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Person tossing a cigarette (I have seen fires start from that) Person tossing a cigarette just before the windstorm begins to kick in Intoxicated person tossing a cigarette Child playing with a magnifying glass and sunlight and UH-OH THE WIND BLEW MY BURNING LEAF INTO THE LEAFPILE UNDER HIS TRAILER Fireworks experiencing Murphy's Law on New Year's Eve Someone fires a bottle rocket on Veterans Day and the rocket goes wayward 3-year-old runs outside with mommy's matches/lighter Lightning strikes neighbor's antenna and a glob of molten metal hits the leafpile Neighbor has a fire with embers blowing in the wind Neighbor has something explode Drunken motocyclist wipes out and wires on the motorcycle short and spark, possibly with some gasoline spillage Tornado or severe thunderstorm gust or a cold front gust blows a burning object under the trailer (Check out month-by-month historical tornado data and severe thunderstorm data for your state - chances are the numbers for November are not zero.) Neighbor's charcoal barnecue or outdoor lightbulb gets hit by a wayward baseball, soccerball, football, or model airplane or drunk motorcyclist or drunk cyclist or kid going too fast on his first day of having a bicycle
- Don Klipstein ( snipped-for-privacy@misty.com)
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On Nov 10, 3:18pm, "Stormin Mormon"

for many many years and never once had a fire. Then again, that was in Houston where the leaves were almost always kept damp from rain or sprinkler system. They were great for protecting my semi-tropical plants from the occasional freeze. I didn't worry too much about fire because they were against brick or stone and couldn't have spread the fire very well. They also tended to pack down after a couple of rains and if they did catch fire they would have burned very slowly.
That is far different from being under the shelter of a trailer where they would continue to dry out. The big question that must always be asked is rather the value to be gained is worth the risk that one would incurr. A careless cigarette thrown by someone without thinking could be all that would be needed. Those trailers are a tender box to begin with.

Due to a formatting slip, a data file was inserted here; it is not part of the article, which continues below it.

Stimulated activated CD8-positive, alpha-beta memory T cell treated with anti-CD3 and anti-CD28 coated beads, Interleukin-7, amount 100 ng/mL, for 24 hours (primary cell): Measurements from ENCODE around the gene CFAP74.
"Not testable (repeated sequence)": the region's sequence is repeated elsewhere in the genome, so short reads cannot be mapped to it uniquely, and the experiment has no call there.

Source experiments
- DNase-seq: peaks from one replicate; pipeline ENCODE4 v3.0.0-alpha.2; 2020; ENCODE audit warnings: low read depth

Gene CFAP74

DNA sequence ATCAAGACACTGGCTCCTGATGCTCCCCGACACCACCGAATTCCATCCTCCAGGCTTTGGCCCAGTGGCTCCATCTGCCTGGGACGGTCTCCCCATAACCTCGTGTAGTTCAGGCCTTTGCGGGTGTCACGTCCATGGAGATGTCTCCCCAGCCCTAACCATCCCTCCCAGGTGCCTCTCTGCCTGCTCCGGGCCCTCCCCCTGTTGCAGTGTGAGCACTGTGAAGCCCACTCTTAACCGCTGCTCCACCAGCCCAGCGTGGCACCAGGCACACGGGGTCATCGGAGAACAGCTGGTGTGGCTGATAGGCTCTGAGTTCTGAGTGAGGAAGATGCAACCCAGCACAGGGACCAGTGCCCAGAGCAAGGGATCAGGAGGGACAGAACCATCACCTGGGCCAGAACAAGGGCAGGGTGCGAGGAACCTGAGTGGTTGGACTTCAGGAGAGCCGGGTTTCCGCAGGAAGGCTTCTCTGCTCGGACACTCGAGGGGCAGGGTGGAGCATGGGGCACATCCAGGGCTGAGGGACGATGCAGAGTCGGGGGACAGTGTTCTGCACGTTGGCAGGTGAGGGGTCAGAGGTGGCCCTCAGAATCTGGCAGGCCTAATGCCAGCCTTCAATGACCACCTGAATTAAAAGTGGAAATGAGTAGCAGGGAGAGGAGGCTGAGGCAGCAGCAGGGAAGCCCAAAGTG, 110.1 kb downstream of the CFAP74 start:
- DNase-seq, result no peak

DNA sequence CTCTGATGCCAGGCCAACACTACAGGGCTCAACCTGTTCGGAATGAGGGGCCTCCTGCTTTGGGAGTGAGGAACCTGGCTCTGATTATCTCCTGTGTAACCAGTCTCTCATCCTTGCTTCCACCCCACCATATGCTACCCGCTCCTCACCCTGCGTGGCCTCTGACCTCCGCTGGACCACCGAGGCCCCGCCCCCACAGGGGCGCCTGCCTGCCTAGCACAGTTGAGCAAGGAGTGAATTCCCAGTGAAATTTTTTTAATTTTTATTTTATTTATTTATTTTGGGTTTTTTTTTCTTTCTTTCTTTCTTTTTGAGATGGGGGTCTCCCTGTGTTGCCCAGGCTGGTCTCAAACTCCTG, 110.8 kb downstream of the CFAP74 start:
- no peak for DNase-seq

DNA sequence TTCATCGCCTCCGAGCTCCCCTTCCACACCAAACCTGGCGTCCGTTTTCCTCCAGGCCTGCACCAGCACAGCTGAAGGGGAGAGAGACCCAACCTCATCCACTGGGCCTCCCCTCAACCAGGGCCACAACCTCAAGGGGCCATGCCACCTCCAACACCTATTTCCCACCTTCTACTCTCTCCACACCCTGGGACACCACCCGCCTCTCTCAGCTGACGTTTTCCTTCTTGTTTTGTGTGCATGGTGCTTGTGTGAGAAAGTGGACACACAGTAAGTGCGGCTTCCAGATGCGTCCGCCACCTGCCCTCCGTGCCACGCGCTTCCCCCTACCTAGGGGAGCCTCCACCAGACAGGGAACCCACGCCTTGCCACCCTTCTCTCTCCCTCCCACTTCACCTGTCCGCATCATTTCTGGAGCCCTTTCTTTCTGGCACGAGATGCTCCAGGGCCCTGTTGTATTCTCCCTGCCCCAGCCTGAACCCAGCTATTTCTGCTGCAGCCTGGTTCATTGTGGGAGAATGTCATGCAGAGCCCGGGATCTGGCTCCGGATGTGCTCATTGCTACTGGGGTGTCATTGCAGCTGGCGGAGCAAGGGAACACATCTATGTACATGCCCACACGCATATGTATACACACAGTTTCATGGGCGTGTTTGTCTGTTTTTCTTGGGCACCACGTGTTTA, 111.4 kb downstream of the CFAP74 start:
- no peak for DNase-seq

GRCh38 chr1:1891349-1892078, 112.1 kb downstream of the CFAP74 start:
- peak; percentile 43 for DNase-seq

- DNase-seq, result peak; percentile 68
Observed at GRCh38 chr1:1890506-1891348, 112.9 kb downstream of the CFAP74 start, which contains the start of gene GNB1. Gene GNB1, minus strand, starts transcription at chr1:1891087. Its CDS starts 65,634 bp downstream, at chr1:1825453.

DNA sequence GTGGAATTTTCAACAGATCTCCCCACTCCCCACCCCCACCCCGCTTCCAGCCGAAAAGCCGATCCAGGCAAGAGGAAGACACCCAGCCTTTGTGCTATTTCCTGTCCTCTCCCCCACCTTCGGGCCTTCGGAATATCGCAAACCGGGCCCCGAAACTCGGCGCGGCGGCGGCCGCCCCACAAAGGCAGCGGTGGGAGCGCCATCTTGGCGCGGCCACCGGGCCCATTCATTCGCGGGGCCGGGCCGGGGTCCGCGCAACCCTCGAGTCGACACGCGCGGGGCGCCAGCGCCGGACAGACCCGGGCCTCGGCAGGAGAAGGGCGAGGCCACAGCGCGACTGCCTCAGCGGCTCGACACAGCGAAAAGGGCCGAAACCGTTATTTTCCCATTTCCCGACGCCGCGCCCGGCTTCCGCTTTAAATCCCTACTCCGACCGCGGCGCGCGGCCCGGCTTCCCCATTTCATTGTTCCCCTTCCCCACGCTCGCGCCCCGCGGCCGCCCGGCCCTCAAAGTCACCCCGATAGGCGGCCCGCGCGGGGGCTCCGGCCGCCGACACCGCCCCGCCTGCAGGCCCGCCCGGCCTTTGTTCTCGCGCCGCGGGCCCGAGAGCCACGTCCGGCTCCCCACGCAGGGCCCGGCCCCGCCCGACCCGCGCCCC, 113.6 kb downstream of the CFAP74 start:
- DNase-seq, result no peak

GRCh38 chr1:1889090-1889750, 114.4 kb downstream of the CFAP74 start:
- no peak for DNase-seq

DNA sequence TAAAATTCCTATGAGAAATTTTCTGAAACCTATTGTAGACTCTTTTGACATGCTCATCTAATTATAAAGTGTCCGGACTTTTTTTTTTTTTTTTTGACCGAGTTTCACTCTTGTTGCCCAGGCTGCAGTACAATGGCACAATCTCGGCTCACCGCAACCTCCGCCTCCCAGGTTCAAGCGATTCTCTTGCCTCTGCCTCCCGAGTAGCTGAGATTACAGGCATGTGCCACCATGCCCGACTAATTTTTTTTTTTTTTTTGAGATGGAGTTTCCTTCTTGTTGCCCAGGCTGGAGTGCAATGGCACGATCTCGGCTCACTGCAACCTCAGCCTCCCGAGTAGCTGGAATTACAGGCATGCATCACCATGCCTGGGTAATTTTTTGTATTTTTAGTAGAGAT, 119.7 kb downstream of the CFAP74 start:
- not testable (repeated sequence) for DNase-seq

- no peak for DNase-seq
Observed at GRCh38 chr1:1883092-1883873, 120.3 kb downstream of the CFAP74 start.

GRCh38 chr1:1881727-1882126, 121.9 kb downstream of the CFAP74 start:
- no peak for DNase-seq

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BobR wrote:

You may be discounting the mindset of those who often live in trailers. They think outside the box.
* Broken toilets used as planters * Cars on blocks so the hounds can get out of the heat * Old TV antennas used as clotheslines * Garbage disposal is a 2x2 foot opening in the wall covered with sliding glass portal, usually above the kitchen sink. * Milk-crate yard furniture
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HeyBub wrote:

TDD
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The Daring Dufas wrote:

in the pack gets mushy before I manage to eat it. Rather than see it go to waste, I open the slider off the kitchen, and set it on the edge of the deck. Something usually eats it within a day....
-- aem sends...
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aemeijers wrote:

I assume you're a bachelor, we have strange habits.
TDD
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The Daring Dufas wrote:

any visitors at all. Better in their bellies than in the landfill. I don't garden, so a compost pile is pointless. (aside from the annual multi-ton leaf pile against the fenceline out back, but that is so I don't have to bag or burn.) -- aem sends...
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aemeijers wrote:

Next time you're in the city, prowl around behind apartments to find a three-sided aquarium, usually next to the dumpster. Take it home.
Line the three sides with reflective film. Fashion a lid from scrap wood. It is now a bird feeder.
Install your new bird feeder in the window next to your breakfast table. As you have your morning coffee, sprinkle some bird seed - or crunchy bits of your waffle - in the feeder and enjoy the birdies sharing your breakfast.
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...being concious of where previous meals will land and pile up while they are chowing.
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wrote:

Don't you mean inside a box? I'm not knocking trailers. I lived in one when I was in my 20's. I would never use leaves as insulation. I though this thread was a joke.
Olddog
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retired54 wrote:

People who live in trailers are, by an large, frugal.
This whole thread started with the observation that leaves don't grow on trees.